Examination of Witnesses (Questions 160
MONDAY 26 NOVEMBER 2001
CB AND MR
160. If it comes from the backbenches with Government
blessing, they do not need to.
(Mavis McDonald) No. I do not think that means we
would not expect the department concerned to be able to answer
some of the questions about the impact if they were supporting
161. That is why I asked about foxhunting. Here
you have a strange piece of legislation which is coming forward
not from Government but with Government blessing that Parliament
shall have a full right to determine it. It seems strange that
you determine it unless you have a credible RIA if you say the
RIA is so important in policy decision. You have not been asked,
or would it be a departmental role?
(Mavis McDonald) It would be for the department in
the first instance to work out how they wanted to proceed.
162. You have not picked up any whispers.
(Mavis McDonald) No. That simply means I do not know.
163. What about a voluntary code? If there is
a voluntary regulatory code, you do not know what is going to
be in it since it is not set up by Government. When an industry
is asked by Government to set up a self-regulating code, do you
get involved in anything like that?
(Mavis McDonald) We do ask departments to look at
applying these principles to developments which are going to have
an impact on industry or business or charities or the voluntary
sector, even where there is not going to be any legislation. I
would assume that in an instance where the industry itself has
asked to develop a voluntary code, that would be a conclusion
reached after a lot of this preliminary assessment had been done.
Certainly I can think of examples where the industry itself has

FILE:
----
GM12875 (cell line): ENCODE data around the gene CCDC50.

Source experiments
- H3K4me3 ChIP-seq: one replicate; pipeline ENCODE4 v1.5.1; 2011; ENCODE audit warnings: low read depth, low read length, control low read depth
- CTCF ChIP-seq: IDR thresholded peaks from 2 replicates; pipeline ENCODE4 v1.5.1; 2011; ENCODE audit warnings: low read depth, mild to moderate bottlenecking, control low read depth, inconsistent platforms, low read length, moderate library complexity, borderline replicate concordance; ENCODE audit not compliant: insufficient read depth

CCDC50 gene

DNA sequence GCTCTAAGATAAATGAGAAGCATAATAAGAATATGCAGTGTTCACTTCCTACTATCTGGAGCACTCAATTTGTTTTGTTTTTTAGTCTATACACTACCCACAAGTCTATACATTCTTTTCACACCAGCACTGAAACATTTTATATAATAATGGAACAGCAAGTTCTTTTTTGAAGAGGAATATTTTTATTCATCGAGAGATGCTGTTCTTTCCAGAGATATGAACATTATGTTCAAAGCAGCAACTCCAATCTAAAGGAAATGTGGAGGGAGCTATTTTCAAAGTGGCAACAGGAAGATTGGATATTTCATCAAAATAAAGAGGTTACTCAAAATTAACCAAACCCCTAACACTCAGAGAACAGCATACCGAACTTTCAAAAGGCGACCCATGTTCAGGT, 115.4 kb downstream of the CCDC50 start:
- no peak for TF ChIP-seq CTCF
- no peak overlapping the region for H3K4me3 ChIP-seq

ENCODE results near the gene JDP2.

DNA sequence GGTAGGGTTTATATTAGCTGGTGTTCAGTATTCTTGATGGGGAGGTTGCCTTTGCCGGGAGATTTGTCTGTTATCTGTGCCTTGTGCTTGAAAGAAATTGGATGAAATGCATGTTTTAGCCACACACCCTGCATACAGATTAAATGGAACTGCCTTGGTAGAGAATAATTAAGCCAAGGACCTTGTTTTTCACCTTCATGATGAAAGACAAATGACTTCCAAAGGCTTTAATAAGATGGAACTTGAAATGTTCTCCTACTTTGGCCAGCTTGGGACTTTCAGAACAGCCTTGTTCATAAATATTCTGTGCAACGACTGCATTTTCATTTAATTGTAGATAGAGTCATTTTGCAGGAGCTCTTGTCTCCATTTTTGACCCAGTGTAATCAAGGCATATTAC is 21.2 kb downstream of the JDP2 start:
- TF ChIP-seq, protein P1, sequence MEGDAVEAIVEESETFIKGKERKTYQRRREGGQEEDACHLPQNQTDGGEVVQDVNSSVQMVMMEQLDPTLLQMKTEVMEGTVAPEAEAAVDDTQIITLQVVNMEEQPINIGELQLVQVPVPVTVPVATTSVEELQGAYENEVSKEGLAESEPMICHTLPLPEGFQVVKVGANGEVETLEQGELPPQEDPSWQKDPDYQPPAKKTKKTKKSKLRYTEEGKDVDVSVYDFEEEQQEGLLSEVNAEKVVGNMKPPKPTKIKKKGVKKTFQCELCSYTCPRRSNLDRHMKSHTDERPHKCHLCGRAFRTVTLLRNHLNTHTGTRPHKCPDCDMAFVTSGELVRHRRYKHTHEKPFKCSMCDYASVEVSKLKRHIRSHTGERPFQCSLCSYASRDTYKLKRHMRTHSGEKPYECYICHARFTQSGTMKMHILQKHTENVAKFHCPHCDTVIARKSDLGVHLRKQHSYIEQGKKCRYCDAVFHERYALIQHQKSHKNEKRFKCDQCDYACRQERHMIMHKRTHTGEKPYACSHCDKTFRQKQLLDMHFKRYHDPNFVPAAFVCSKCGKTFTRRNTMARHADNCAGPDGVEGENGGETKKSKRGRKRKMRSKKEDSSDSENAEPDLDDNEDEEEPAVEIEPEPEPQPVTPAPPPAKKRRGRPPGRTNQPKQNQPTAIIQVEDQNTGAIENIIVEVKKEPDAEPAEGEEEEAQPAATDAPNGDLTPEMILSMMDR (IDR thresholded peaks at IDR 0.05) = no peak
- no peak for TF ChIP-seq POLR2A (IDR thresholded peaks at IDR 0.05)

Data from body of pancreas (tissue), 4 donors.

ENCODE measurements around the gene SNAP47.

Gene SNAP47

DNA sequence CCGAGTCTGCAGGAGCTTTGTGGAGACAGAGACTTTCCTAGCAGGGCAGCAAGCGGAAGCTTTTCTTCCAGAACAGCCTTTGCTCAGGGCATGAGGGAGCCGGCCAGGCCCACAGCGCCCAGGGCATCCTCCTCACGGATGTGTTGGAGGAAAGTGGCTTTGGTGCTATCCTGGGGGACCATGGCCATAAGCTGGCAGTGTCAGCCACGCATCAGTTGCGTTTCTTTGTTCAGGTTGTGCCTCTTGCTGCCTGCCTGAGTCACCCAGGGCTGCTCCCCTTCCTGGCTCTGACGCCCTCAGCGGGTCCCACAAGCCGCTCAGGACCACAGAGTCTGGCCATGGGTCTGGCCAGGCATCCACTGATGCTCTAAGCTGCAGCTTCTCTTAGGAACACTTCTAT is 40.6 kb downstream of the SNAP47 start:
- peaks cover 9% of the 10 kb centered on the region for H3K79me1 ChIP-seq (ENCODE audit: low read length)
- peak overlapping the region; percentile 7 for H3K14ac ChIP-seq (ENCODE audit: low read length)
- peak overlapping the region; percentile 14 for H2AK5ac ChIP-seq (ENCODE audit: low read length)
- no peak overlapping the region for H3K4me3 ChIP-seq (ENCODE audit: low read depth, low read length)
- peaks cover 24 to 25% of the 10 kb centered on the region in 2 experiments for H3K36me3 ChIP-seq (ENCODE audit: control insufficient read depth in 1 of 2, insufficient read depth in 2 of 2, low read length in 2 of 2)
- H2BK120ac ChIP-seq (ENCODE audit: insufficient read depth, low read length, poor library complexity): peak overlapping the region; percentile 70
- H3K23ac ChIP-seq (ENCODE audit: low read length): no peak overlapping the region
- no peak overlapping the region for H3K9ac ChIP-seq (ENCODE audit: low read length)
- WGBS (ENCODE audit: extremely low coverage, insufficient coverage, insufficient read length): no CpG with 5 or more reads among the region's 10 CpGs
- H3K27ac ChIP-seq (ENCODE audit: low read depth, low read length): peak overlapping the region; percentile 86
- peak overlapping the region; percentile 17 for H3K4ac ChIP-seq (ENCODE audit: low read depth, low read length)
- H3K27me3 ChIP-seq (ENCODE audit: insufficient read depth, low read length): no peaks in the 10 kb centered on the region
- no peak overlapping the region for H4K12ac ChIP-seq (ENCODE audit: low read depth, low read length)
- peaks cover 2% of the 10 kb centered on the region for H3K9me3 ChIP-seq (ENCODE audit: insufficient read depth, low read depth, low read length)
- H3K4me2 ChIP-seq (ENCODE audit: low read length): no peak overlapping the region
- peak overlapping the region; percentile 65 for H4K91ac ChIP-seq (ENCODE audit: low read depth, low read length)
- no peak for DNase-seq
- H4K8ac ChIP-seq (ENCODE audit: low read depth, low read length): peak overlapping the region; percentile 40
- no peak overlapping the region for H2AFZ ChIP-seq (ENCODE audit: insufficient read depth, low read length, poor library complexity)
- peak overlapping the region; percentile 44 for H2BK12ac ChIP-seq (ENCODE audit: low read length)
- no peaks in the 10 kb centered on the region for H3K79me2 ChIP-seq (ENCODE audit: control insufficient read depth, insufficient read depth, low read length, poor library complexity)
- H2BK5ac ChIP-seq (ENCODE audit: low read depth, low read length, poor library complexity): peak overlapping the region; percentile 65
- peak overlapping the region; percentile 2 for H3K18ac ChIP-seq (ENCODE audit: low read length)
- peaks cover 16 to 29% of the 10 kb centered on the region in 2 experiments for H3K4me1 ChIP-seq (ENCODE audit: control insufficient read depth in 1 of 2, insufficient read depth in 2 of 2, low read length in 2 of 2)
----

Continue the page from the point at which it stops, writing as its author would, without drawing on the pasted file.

wanted to discuss a voluntary code as an alternative to regulation,
where the arguments have rested very heavily on the enforcement
cost to the industry if we went down a regulatory route.
164. I am still not clear. Does that mean you
do or you do not?
(Mavis McDonald) We in the centre promote best practice.
We do not tell departments what to do. All we would encourage
them to do is to do an assessment where they thought there was
going to be any impact and that is part of the guidance.
165. Since they do not know what is going to
be in the code if it is a voluntary code ... Never mind, it is
going nowhere really. We have started dabbling again with a last
century practice and a current century Australian practice, free
legislative hearings. At what stage is your information made public?
(Mavis McDonald) We suggest that people consult, and
by and large they do, on the partial regulatory impact assessment
which is the first set of proposals with full options in. That
would be after a decision had been taken in principle to proceed
with the policy change that Ministers had decided to go for.
166. Effectively is it classified information
or not? If you are making one, for example, or when a department
makes one, when they have made their impact assessment, is that
information then treated as confidential in-house information
or is it treated as part of the deliberative process and consultative
process and automatically made available to the public?
(Mavis McDonald) Some of the preliminary exchanges
on whether an RIA is good or bad or weak or could be stronger
sort of information which go on as part of the process of getting
policy clearance are in the normal way confidential within government.
The point at which the decision has been made in principle and
the partial RIA, which is the first shot as it were, goes public
then everything is open in the public domain. We do encourage
departments to put as many options, real options for consultation
out with the partial RIA at that stage, so the whole process of
consultation is meaningful rather than just rubber-stamping decisions
which have already been taken.
167. It is ultimately for Ministers to decide
whether they want to make their particular department's RIA available,
(Mavis McDonald) No, the full process is in the public
domain and at the end of the day Ministers can be challenged if
people think the RIA is not adequate or has failed to pick up
some significant costs or points about the method of implementation.
Chairman: Thank you very much Mrs McDonald for
sharing with us your views on how we can make regulation effective
but not unduly burdensome. We have had a few lighter notes. We
asked Sir Andrew Turnbull last week why it was that not a single
project director had ever become a Permanent Secretary. We look
forward to the day when a former hamburger salesman might become
a Permanent Secretary. Perhaps you might oblige, Mr Andrews. Thank
you very much. Order, order.